While the Coldstreams, the Grenadiers, and the Yorkshire Light Infantry were holding back the Boer attack upon our right flank the indomitable Gordons, the men of Dargai, furious with the desire to avenge their comrades of the Highland Brigade, had advanced straight against the trenches and succeeded without any very great loss in getting within four hundred yards of them. But a single regiment could not carry the position, and anything like a general advance upon it was out of the question in broad daylight after the punishment which we had received. Any plans of the sort which may have passed through Lord Methuen’s mind were driven away for ever by the sudden unordered retreat of the stricken brigade. They had been very roughly handled in this, which was to most of them their [158/159] baptism of fire, and they had been without food and water under a burning sun all day. They fell back rapidly for a mile, and the guns were for a time left partially exposed. Fortunately the lack of initiative on the part of the Boers which has stood our friend so often came in to save us from disaster and humiliation. It is due to the brave unshaken face which the Guards presented to the enemy that our repulse did not deepen into something still more serious.

The Gordons and the Scots Guards were still in attendance upon the guns, but they had been advanced very close to the enemy’s trenches, and there were no other troops in support. Under these circumstances it was imperative that the Highlanders should rally, and Major Ewart with other surviving officers rushed among the scattered ranks and strove hard to gather and to stiffen them. The men were dazed by what they had undergone, and Nature shrank back from that deadly zone where the bullets fell so thickly. But the pipes blew, and the bugles sang, and the poor tired fellows, the backs of their legs so flayed and blistered by lying in the sun that they could hardly bend them, hobbled back to their duty. They worked up to the guns once more, and the moment of danger passed.

But as the evening wore on it became evident that no attack could succeed, and that therefore there was no use in holding the men in front of the enemy’s position. The dark Cronje, lurking among his ditches and his barbed wire, was not to be approached, far less defeated. There are some who think that, had we held on there as we did at the Modder River, the enemy would again have been accommodating enough to make way for us during the night, and the morning would have found the road clear to Kimberley. I know no grounds for [159/160] such an opinion — but several against it. At Modder Cronje abandoned his lines, knowing that he had other and stronger ones behind him. At Magersfontein a level plain lay behind the Boer position, and to abandon it was to give up the game altogether. Besides, why should he abandon it? He knew that he had hit us hard. We had made absolutely no impression upon his defences. Is it likely that he would have tamely given up all his advantages and surrendered the fruits of his victory without a struggle? It is enough to mourn a defeat without the additional agony of thinking that a little more perseverance might have turned it into a victory. The Boer position could only be taken by outflanking it, and we were not numerous enough nor mobile enough to outflank it. There lay the whole secret of our troubles, and no conjectures as to what might under other circumstances have happened can alter it.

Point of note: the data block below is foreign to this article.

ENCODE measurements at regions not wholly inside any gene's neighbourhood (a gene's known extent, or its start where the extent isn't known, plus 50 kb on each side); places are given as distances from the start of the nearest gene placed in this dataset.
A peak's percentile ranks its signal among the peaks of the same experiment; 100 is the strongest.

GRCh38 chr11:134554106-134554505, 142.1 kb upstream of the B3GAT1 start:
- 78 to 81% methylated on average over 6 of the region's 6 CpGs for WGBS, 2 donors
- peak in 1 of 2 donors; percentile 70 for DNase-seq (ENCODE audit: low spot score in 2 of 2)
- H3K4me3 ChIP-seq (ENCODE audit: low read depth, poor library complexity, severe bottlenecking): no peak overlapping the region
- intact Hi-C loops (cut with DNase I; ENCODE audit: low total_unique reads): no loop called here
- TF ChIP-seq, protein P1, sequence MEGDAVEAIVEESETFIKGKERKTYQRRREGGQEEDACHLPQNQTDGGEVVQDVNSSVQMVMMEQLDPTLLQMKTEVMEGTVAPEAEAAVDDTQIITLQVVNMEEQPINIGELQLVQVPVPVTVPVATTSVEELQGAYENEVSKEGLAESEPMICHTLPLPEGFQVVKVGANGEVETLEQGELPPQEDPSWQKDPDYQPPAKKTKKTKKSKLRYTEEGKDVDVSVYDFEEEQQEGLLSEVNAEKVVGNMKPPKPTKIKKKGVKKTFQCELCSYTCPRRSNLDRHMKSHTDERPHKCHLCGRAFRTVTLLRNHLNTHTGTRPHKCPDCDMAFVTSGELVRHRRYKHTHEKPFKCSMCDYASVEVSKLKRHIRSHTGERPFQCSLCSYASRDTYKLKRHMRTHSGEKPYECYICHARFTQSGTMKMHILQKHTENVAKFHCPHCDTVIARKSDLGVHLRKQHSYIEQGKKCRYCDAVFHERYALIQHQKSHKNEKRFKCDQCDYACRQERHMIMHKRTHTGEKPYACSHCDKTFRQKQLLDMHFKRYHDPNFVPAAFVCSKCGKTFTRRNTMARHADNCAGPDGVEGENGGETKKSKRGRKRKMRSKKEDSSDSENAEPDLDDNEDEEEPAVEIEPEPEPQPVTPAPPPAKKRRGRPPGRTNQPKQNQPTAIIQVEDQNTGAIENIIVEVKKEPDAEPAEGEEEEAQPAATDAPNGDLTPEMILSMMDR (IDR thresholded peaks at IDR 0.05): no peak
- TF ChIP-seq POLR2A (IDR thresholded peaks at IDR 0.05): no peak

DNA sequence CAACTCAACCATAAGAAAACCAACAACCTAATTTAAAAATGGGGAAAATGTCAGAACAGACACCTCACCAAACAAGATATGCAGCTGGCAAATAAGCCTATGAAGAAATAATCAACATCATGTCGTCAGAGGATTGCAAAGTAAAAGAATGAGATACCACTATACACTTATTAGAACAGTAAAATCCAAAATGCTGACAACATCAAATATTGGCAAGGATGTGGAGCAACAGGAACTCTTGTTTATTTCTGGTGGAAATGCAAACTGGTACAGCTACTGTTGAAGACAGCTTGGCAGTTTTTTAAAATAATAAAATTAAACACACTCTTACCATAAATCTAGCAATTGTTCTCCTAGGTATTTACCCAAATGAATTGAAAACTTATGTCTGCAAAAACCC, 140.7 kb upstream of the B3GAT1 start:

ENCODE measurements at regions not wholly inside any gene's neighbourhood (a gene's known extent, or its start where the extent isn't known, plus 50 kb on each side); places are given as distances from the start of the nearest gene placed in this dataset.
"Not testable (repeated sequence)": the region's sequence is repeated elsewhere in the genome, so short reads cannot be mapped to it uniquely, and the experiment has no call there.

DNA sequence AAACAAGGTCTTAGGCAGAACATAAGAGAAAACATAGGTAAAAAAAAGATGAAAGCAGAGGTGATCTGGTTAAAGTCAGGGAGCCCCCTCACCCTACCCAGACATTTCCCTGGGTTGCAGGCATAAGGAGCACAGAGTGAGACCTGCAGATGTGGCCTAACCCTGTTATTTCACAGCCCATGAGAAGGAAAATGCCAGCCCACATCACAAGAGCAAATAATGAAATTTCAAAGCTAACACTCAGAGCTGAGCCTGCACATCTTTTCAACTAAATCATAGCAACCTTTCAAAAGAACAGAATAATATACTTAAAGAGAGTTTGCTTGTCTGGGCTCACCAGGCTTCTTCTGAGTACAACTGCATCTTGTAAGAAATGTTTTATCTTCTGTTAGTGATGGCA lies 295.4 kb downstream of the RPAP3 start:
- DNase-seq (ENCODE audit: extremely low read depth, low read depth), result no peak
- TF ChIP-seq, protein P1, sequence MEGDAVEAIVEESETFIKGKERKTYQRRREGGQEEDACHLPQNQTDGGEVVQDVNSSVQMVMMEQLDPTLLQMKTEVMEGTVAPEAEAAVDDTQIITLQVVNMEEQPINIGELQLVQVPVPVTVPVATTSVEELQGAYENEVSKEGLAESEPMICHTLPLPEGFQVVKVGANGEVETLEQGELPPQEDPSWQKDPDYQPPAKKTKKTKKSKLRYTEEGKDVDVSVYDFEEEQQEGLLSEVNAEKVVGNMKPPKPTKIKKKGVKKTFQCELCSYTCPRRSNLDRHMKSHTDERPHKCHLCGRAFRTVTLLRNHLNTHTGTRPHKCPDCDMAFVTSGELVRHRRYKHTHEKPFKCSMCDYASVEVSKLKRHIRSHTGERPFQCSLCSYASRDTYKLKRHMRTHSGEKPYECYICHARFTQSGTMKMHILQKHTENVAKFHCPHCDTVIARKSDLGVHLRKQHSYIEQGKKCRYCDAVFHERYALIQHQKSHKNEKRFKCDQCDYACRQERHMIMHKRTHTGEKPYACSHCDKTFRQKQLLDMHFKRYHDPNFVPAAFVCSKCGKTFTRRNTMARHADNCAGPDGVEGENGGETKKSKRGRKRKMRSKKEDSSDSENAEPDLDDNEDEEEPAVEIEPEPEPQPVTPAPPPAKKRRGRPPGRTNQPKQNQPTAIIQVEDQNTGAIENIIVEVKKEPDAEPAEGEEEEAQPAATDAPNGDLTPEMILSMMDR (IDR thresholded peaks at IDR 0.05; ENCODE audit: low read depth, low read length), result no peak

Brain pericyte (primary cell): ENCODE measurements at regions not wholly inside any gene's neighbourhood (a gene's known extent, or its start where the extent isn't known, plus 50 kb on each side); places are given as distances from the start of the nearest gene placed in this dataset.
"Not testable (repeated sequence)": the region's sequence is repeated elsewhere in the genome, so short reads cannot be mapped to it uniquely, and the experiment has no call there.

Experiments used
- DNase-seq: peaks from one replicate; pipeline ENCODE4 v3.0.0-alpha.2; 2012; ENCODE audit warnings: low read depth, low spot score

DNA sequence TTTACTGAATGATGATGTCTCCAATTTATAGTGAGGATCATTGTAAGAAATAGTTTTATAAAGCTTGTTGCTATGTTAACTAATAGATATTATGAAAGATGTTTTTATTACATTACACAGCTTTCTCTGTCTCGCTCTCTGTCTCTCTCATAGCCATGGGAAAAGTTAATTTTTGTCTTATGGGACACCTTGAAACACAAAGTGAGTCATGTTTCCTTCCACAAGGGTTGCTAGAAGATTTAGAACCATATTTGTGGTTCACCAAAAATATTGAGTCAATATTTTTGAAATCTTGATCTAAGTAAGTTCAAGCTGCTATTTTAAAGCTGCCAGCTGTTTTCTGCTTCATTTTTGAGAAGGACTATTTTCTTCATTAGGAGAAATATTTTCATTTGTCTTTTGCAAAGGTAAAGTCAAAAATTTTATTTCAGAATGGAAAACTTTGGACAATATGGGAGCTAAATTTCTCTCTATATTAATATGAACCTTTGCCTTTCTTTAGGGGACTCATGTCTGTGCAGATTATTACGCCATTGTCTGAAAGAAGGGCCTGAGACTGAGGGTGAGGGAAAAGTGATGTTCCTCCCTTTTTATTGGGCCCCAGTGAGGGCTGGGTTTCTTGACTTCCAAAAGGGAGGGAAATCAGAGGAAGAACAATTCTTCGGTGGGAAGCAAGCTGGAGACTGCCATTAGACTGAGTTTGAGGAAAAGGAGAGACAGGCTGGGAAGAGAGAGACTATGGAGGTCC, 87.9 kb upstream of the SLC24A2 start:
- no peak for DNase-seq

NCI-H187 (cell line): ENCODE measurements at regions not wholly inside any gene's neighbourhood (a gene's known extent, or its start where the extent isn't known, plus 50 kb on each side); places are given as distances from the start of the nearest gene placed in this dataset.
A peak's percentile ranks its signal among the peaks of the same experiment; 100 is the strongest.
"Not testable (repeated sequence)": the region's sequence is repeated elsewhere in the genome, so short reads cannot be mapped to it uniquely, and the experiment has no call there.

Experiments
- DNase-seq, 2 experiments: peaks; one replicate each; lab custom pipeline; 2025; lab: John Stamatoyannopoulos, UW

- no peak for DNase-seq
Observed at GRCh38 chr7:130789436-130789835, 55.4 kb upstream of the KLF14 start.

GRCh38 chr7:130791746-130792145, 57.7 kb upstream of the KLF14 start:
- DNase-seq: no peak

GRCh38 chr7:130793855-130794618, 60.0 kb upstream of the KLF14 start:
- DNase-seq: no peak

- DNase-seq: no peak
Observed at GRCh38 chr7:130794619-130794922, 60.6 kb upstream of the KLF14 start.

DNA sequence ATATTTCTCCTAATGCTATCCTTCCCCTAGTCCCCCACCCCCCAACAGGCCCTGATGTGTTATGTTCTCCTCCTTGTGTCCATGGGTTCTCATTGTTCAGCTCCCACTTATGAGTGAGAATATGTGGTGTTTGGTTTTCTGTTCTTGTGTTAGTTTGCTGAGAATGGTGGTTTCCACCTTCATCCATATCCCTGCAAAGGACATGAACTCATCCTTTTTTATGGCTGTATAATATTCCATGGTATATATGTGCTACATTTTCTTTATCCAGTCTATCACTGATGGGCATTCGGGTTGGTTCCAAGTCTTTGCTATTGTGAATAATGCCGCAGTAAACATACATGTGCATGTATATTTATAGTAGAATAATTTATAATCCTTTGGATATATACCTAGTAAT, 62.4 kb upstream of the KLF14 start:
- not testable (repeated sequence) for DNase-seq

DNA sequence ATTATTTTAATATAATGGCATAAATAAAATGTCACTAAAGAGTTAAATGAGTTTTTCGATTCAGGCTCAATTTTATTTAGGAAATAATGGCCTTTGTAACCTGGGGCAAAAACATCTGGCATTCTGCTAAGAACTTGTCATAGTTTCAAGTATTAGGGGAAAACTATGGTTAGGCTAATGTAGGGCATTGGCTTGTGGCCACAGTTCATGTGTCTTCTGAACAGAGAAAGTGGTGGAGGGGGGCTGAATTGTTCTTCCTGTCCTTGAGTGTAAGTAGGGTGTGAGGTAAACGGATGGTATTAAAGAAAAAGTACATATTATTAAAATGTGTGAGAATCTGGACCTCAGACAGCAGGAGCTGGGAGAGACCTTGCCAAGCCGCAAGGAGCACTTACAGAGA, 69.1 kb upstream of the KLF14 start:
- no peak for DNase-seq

About half-past five the Boer guns, which had for some unexplained reason been silent all day, opened upon the cavalry. Their appearance was a signal for the general falling back of the centre, and the last attempt to retrieve the day was abandoned. The Highlanders were dead-beat; the Coldstreams had had enough; the mounted infantry was badly mauled. There remained the Grenadiers, the Scots Guards, and two or three line regiments who were available for a new attack. There are occasions, such as Sadowa, where a general must play his last card. There are others where with reinforcements in his rear, he can do better by saving his force and trying once again. General Grant had an axiom that the best time for an advance was when you were utterly exhausted, for that was the moment when your enemy was probably utterly exhausted [160/161] too, and of two such forces the attacker has the moral advantage. Lord Methuen determined — and no doubt wisely — that it was no occasion for counsels of desperation. His men were withdrawn — in some cases withdrew themselves — outside the range of the Boer guns, and next morning saw the whole force with bitter and humiliated hearts on their way back to their camp at Modder River.